A fluctuating market for corn has many farmers, speculators and land experts paying close attention to the events of the coming months. Where are crop prices headed? How does that impact your land value? Here’s one perspective from KATHLEEN M. HOWLEY who recently published an article on the subject in the pages of the St. Louis Post-Dispatch.
— Din Tai Fung, a restaurant in Shanghai’s Xintiandi district, is famous for its steamed pork dumplings. The pigs that keep those dumplings on the table are fattened with corn — much of it imported from the United States.
American farmers have prospered during a three-year boom in corn and cropland prices. As values have soared since 2011, farmers bought more acres and upgraded their harvesters to produce a record corn crop of almost 14 billion bushels in 2013.
Nothing better shows the fertile times than investment in farm equipment. Sales of self-propelled combines, including an $850,000 John Deere model with iPod system, navigational equipment and heated seats and an attachment that harvests the corn, jumped 40 percent in November.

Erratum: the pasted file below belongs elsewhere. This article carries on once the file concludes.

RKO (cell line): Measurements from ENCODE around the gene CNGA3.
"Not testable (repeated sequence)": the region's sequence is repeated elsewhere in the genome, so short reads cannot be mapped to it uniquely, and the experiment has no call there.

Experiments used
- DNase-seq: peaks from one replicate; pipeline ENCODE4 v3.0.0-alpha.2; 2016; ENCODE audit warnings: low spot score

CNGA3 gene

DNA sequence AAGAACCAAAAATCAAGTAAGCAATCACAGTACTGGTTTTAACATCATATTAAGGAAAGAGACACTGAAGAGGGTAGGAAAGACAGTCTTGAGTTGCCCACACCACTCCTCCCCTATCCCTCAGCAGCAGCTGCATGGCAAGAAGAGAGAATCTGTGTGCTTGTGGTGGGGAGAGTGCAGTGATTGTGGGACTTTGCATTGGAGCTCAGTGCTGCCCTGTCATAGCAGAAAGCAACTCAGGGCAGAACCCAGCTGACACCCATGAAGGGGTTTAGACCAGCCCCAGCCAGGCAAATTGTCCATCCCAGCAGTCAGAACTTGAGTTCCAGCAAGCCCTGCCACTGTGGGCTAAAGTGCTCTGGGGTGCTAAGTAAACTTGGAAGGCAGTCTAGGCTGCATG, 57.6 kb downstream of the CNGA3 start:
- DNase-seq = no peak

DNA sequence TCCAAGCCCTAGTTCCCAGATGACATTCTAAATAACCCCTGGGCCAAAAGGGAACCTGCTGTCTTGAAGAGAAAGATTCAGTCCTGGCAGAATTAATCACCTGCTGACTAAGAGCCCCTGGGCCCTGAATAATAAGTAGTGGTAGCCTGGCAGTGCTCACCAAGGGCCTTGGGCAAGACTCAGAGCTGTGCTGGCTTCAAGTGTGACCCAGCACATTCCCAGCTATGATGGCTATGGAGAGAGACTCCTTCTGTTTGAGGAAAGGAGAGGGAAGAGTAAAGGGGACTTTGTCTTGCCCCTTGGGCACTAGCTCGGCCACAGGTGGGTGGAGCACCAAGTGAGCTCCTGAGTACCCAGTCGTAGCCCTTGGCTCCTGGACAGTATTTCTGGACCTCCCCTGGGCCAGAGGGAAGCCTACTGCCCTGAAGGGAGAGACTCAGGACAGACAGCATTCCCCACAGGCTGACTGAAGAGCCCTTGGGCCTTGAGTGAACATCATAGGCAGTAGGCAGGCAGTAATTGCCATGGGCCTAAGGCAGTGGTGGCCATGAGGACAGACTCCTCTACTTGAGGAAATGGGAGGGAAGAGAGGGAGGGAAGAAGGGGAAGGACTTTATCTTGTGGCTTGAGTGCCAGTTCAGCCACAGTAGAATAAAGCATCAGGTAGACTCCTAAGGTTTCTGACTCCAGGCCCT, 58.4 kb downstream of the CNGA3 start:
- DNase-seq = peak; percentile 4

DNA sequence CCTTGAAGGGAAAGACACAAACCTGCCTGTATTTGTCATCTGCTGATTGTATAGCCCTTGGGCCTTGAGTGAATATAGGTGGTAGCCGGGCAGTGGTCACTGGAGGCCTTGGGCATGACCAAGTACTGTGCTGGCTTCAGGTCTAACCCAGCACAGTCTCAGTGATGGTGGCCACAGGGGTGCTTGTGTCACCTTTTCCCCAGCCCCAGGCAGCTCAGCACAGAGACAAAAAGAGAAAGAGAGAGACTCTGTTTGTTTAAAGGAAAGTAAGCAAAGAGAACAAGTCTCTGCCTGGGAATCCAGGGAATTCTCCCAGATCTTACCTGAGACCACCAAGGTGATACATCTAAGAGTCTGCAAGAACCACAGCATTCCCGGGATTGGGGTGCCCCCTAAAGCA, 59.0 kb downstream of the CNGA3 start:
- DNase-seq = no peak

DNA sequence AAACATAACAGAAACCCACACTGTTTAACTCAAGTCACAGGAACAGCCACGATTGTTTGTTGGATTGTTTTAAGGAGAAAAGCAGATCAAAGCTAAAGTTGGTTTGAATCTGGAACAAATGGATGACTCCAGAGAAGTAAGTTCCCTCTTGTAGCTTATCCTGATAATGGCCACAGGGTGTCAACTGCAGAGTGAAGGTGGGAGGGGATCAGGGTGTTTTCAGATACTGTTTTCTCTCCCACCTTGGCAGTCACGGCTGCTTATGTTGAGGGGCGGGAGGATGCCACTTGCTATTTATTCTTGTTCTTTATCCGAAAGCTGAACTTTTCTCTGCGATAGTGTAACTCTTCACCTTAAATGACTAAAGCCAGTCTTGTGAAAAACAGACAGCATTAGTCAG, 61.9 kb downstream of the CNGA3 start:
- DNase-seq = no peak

Now, as corn prices start to decline, bankers and agricultural economists are predicting a slowdown in farmland prices that could turn into a bust.
“I can see the fear in farmers’ eyes when they think of all the moving pieces around the world gutting the value of next year’s crop,” said David Kohl, an agricultural economist and president of consulting firm AgriVisions, who last week spoke at several farming conferences in northern Nebraska. “Most of them know the boom in corn prices and farmland prices is coming to a screeching halt.” Full story